The Creative Endeavors Thread Needs Some Alone Time

This is the space for our members to discuss and share their creative projects, ranging from written works to drawings, photography, and even craft projects such as knitting and woodworking. Self promotion is welcome (websites where we can view and/or purchase your work). Please do continue to preface if content is NSFW and be sure to properly spoiler/link such content. Those of you who’d like to post future Creative Endeavors Threads, please be sure to check out the Sign-Up Sheets and act accordingly.

The past couple of weeks have seen a bit of an infrastructural hiccup; my Comcast router finally gave out and the nearby hotspot I generally use in case of trouble has been nicely done over by nearby (if personally welcome) road construction. While the inconveniences are fairly obvious—I had to decamp to the library last week to chat in this thread and post the regular “Hooray This Shit” feature in Tolerable Discussions—on a number of levels it’s been a major boon. I’ve been getting a lot more work done, including on the webcomic, and the lack of Internet has helped to restrain a couple of unhealthy habits. I’ve been going to the bar less and getting up a lot earlier, though the latter has more than a little to do with my obnoxious upstairs neighbors.

So with all that, I briefly entertained the probably unworkable solution of giving up home Internet and going back to using the library for essentials now that I have my own laptop (the first several years in town I was more or less reliant on the library computers for online access and I don’t relish returning). Either way, the idea of setting hard limits on my Internet time the way I, say, occasionally diet or exercise (another area of my life that’s gotten a huge lift), has really taken hold, not least for the clear benefits the resulting mental solitude has had on my work the past few weeks. How important is solitude, mental or physical, to your own creative work?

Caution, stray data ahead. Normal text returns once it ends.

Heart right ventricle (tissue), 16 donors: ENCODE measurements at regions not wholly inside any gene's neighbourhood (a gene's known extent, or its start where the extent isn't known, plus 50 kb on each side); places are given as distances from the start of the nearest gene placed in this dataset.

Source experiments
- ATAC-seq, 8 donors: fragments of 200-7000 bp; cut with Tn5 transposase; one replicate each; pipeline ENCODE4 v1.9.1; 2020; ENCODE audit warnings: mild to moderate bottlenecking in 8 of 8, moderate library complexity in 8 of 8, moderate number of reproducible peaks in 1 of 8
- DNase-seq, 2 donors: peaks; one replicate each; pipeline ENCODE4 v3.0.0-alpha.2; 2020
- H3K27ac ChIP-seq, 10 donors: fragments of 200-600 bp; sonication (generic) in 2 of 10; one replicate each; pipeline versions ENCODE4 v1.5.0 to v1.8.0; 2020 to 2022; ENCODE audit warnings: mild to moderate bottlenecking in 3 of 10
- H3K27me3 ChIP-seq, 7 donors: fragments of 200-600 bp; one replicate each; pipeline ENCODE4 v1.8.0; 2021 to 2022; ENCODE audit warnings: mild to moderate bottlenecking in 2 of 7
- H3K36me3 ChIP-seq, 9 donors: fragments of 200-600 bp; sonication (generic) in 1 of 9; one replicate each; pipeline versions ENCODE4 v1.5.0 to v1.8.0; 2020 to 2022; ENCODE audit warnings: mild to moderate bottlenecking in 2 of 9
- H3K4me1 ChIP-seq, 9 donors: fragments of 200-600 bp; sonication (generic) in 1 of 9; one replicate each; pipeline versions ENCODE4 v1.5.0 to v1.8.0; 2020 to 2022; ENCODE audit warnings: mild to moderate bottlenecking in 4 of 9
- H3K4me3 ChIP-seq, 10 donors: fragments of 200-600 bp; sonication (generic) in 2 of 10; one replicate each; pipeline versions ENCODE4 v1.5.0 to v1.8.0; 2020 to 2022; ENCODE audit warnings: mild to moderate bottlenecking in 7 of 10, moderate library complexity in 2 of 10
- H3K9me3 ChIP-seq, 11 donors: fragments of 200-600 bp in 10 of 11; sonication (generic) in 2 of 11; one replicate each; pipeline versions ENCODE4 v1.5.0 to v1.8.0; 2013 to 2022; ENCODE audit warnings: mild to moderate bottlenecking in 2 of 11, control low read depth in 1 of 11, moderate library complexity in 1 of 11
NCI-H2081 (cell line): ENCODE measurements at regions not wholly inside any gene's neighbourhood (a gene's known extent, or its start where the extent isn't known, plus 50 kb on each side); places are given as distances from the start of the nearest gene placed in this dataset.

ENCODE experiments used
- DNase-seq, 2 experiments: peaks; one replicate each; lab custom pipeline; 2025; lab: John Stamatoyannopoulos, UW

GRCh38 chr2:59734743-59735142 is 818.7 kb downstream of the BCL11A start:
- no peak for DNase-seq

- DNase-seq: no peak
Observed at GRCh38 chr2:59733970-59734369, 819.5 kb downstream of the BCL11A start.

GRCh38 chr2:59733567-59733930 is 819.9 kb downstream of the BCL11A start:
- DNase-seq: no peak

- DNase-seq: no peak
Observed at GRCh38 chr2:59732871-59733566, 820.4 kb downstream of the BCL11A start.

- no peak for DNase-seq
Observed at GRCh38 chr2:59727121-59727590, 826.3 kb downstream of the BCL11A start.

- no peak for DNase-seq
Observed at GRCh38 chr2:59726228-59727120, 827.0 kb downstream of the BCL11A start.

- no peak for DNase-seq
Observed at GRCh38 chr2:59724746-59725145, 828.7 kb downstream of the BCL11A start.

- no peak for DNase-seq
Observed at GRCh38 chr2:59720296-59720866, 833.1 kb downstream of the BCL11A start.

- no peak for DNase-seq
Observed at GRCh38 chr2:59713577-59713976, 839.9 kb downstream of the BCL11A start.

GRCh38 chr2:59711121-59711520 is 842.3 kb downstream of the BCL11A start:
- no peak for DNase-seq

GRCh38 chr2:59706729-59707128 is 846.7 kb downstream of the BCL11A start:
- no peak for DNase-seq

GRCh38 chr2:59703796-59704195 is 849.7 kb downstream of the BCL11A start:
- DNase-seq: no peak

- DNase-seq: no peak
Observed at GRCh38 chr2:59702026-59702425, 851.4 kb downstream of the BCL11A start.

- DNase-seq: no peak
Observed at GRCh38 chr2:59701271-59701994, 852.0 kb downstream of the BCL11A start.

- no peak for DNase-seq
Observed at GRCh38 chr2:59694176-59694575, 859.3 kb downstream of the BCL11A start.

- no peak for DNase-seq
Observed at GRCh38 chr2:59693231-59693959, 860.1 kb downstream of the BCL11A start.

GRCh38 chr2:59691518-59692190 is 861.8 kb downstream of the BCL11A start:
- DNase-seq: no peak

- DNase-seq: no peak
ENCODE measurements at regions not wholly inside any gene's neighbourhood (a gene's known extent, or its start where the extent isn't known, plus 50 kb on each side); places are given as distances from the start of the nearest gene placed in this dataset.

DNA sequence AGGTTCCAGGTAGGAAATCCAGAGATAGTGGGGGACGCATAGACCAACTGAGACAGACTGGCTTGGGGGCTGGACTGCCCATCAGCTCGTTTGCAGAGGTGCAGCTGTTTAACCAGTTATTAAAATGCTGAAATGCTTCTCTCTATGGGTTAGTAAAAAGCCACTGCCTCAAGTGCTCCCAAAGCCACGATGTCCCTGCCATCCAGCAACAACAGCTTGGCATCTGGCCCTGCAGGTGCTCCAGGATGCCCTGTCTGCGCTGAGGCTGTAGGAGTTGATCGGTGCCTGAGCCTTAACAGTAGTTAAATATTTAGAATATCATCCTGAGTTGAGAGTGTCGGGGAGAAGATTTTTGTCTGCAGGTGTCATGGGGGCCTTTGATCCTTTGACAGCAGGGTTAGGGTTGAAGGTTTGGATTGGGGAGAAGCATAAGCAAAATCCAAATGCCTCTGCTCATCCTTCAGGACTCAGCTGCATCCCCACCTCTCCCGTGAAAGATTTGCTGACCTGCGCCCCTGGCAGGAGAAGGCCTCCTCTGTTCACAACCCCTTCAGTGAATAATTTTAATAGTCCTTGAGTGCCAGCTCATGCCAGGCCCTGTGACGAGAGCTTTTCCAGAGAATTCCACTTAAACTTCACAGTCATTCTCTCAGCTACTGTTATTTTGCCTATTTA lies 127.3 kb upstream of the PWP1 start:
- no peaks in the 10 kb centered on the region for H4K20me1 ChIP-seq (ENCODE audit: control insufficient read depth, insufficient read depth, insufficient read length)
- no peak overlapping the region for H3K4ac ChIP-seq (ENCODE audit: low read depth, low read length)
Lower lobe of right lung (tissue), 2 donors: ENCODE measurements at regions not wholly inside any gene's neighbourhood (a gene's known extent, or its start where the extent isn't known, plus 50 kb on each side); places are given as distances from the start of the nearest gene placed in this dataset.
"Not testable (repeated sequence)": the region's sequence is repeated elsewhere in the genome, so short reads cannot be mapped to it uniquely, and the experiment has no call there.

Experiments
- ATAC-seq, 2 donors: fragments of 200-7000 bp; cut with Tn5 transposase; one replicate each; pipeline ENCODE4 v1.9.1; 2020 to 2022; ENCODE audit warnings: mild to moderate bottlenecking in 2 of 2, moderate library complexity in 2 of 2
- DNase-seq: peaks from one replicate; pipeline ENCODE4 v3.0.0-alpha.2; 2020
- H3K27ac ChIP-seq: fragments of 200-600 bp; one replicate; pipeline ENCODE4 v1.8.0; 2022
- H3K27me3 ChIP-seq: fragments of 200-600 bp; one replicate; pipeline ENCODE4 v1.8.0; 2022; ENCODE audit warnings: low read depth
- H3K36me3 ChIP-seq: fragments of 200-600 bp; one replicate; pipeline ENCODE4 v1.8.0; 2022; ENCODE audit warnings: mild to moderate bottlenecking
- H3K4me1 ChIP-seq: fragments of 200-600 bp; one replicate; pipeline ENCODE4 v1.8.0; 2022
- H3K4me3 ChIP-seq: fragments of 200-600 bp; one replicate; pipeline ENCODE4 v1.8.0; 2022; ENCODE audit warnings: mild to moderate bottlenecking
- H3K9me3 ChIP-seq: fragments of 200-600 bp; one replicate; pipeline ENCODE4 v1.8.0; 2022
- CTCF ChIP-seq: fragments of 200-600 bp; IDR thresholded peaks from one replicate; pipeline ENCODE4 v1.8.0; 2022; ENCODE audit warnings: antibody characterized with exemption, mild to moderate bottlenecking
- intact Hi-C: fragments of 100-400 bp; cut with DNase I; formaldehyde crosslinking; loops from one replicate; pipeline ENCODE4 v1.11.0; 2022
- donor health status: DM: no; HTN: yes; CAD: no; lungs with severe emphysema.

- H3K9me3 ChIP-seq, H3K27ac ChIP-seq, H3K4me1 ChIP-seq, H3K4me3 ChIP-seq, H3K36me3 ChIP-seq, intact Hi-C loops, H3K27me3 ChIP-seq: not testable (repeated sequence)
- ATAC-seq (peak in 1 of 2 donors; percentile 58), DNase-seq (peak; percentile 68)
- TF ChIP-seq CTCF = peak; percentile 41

Today’s header is Caravaggio’s St. Jerome Writing (1605), one of several paintings he did of the saint and Biblical translator, who presumably needed boatloads of alone time himself to produce the influential Latin Vulgate translation of the Bible, which became the standard for Roman Catholicism (and most of medieval Europe) well into the Reformation, when cheeky competitors began to appear. Hoping to further emulate his example in getting my own project done. And, as ever, having said that, here’s yet another installment:

The Dive

Show us your work!